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Am J Public Health. 2015 Jul;105(7):1495-502. doi: 10.2105/AJPH.2015.302573. Epub 2015 May 14.

Suicide Risk in Nursing Homes and Assisted Living Facilities: 2003-2011.

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At the time of the study, Briana Mezuk and Matthew Lohman were with the Division of Epidemiology, Department of Family Medicine and Population Health, Virginia Commonwealth University, Richmond. Briana Mezuk is also with the Institute for Social Research, University of Michigan, Ann Arbor. Marc Leslie and Virginia Powell are with the Office of the Chief Medical Examiner, Virginia Department of Health, Richmond.



We investigated the epidemiology of suicide among adults aged 50 years and older in nursing homes and assisted living facilities and whether anticipating transitioning into long-term care (LTC) is a risk factor for suicide.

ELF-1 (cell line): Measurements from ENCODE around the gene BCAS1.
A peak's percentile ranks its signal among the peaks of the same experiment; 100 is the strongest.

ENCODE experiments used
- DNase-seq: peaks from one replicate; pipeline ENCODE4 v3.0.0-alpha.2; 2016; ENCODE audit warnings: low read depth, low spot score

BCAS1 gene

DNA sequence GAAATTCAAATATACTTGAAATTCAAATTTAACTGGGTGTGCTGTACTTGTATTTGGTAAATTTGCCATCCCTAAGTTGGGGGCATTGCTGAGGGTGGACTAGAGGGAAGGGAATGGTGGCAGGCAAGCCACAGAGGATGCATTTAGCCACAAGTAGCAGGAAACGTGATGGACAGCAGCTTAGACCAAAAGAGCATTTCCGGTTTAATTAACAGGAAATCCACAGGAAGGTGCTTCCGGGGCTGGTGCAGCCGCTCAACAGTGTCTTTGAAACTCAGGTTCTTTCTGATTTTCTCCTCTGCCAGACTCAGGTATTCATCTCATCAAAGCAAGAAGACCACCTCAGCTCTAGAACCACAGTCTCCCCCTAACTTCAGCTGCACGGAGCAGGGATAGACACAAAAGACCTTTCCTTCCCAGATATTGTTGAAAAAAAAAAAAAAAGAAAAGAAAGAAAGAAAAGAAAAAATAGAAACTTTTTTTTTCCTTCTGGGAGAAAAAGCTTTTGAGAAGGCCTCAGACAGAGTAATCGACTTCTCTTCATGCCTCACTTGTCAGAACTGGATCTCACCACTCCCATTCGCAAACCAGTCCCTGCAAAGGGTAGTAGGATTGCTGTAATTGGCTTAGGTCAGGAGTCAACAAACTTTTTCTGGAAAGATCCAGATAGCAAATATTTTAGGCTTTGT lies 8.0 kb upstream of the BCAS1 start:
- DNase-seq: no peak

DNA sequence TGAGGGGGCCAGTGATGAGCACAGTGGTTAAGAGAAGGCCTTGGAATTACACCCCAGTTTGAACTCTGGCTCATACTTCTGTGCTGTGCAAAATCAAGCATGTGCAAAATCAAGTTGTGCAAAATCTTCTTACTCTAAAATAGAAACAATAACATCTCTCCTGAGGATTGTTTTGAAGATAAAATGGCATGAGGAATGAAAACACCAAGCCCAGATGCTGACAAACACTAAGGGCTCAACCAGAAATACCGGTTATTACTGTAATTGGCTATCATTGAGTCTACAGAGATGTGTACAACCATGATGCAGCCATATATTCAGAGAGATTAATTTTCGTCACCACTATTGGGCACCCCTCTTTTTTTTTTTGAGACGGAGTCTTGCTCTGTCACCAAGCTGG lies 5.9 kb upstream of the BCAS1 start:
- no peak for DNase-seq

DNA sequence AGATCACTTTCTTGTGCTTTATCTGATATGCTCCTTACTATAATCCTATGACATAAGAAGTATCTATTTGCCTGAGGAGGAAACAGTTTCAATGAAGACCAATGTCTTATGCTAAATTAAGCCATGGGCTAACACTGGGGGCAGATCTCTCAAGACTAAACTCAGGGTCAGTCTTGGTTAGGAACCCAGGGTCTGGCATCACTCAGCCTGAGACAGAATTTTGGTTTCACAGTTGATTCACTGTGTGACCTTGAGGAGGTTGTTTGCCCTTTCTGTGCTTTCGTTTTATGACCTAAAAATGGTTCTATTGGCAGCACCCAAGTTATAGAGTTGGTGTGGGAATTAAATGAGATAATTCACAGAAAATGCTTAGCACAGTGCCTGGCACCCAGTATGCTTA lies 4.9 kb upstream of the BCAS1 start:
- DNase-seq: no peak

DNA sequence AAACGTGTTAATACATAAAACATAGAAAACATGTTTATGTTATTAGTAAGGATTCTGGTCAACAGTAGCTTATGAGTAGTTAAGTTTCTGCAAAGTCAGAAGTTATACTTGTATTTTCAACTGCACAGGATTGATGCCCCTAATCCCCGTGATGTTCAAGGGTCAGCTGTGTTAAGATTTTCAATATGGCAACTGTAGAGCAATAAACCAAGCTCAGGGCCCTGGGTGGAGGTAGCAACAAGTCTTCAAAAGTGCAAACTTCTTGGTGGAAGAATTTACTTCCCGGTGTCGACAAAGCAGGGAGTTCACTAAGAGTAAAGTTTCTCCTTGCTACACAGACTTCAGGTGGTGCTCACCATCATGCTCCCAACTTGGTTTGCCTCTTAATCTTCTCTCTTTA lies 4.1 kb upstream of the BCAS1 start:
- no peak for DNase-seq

Data come from the Virginia Violent Death Reporting System (2003-2011). We matched locations of suicides (n = 3453) against publicly available resource registries of nursing homes (n = 285) and assisted living facilities (n = 548). We examined individual and organizational correlates of suicide by logistic regression. We identified decedents anticipating entry into LTC through qualitative text analysis.


Incidence of suicide was 14.16 per 100 000 in nursing homes and 15.66 in the community. Better performance on Nursing Home Compare quality metrics was associated with higher odds of suicide in nursing homes (odds ratio [OR] = 1.95; 95% confidence interval [CI] = 1.21, 3.14). Larger facility size was associated with higher suicide risk in assisted living facilities (OR = 1.01; 95% CI = 1.00, 1.01). Text narratives identified 38 decedents anticipating transitioning into LTC and 16 whose loved one recently transitioned or resided in LTC.


LTC may be an important point of engagement in suicide prevention.

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